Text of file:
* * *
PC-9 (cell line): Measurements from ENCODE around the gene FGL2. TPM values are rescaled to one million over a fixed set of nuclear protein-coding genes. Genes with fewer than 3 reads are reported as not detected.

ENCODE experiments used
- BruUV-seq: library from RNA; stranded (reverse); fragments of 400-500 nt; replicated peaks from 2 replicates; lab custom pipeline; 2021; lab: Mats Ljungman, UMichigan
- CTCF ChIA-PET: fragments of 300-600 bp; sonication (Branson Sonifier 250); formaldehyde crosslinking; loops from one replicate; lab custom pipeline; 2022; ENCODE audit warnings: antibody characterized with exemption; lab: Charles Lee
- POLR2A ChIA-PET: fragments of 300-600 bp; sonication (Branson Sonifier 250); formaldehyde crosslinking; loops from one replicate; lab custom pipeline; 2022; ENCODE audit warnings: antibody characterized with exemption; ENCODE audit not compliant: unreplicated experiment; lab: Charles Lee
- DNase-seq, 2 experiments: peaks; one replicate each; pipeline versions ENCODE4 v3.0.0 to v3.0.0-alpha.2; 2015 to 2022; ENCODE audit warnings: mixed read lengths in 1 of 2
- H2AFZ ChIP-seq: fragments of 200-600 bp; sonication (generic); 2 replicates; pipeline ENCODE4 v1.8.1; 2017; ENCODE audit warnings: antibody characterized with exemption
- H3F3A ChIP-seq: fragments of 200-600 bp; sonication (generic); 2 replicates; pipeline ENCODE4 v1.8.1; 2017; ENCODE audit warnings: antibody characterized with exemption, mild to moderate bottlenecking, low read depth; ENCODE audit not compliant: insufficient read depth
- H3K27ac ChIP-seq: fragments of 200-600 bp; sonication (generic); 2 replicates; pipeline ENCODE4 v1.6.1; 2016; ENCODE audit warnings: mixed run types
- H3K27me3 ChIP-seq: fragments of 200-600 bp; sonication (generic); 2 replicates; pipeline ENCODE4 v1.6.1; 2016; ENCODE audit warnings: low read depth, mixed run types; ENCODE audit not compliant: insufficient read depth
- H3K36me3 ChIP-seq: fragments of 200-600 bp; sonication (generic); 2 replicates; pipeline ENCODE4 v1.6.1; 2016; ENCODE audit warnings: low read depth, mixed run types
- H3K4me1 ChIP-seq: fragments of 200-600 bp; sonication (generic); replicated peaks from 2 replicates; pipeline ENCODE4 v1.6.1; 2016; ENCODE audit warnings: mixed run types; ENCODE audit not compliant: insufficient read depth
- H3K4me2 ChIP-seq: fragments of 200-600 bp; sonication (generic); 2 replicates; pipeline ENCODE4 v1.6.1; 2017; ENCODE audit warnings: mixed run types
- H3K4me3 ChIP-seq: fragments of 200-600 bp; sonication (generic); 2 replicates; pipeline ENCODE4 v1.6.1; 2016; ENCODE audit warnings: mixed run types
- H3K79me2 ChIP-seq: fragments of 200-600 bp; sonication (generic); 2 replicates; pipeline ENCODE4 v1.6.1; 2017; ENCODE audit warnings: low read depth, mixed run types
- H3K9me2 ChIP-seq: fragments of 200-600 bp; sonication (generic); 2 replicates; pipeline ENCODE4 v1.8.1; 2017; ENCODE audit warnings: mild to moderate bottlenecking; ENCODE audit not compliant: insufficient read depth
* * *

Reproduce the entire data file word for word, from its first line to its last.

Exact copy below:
PC-9 (cell line): Measurements from ENCODE around the gene FGL2. TPM values are rescaled to one million over a fixed set of nuclear protein-coding genes. Genes with fewer than 3 reads are reported as not detected.

ENCODE experiments used
- BruUV-seq: library from RNA; stranded (reverse); fragments of 400-500 nt; replicated peaks from 2 replicates; lab custom pipeline; 2021; lab: Mats Ljungman, UMichigan
- CTCF ChIA-PET: fragments of 300-600 bp; sonication (Branson Sonifier 250); formaldehyde crosslinking; loops from one replicate; lab custom pipeline; 2022; ENCODE audit warnings: antibody characterized with exemption; lab: Charles Lee
- POLR2A ChIA-PET: fragments of 300-600 bp; sonication (Branson Sonifier 250); formaldehyde crosslinking; loops from one replicate; lab custom pipeline; 2022; ENCODE audit warnings: antibody characterized with exemption; ENCODE audit not compliant: unreplicated experiment; lab: Charles Lee
- DNase-seq, 2 experiments: peaks; one replicate each; pipeline versions ENCODE4 v3.0.0 to v3.0.0-alpha.2; 2015 to 2022; ENCODE audit warnings: mixed read lengths in 1 of 2
- H2AFZ ChIP-seq: fragments of 200-600 bp; sonication (generic); 2 replicates; pipeline ENCODE4 v1.8.1; 2017; ENCODE audit warnings: antibody characterized with exemption
- H3F3A ChIP-seq: fragments of 200-600 bp; sonication (generic); 2 replicates; pipeline ENCODE4 v1.8.1; 2017; ENCODE audit warnings: antibody characterized with exemption, mild to moderate bottlenecking, low read depth; ENCODE audit not compliant: insufficient read depth
- H3K27ac ChIP-seq: fragments of 200-600 bp; sonication (generic); 2 replicates; pipeline ENCODE4 v1.6.1; 2016; ENCODE audit warnings: mixed run types
- H3K27me3 ChIP-seq: fragments of 200-600 bp; sonication (generic); 2 replicates; pipeline ENCODE4 v1.6.1; 2016; ENCODE audit warnings: low read depth, mixed run types; ENCODE audit not compliant: insufficient read depth
- H3K36me3 ChIP-seq: fragments of 200-600 bp; sonication (generic); 2 replicates; pipeline ENCODE4 v1.6.1; 2016; ENCODE audit warnings: low read depth, mixed run types
- H3K4me1 ChIP-seq: fragments of 200-600 bp; sonication (generic); replicated peaks from 2 replicates; pipeline ENCODE4 v1.6.1; 2016; ENCODE audit warnings: mixed run types; ENCODE audit not compliant: insufficient read depth
- H3K4me2 ChIP-seq: fragments of 200-600 bp; sonication (generic); 2 replicates; pipeline ENCODE4 v1.6.1; 2017; ENCODE audit warnings: mixed run types
- H3K4me3 ChIP-seq: fragments of 200-600 bp; sonication (generic); 2 replicates; pipeline ENCODE4 v1.6.1; 2016; ENCODE audit warnings: mixed run types
- H3K79me2 ChIP-seq: fragments of 200-600 bp; sonication (generic); 2 replicates; pipeline ENCODE4 v1.6.1; 2017; ENCODE audit warnings: low read depth, mixed run types
- H3K9me2 ChIP-seq: fragments of 200-600 bp; sonication (generic); 2 replicates; pipeline ENCODE4 v1.8.1; 2017; ENCODE audit warnings: mild to moderate bottlenecking; ENCODE audit not compliant: insufficient read depth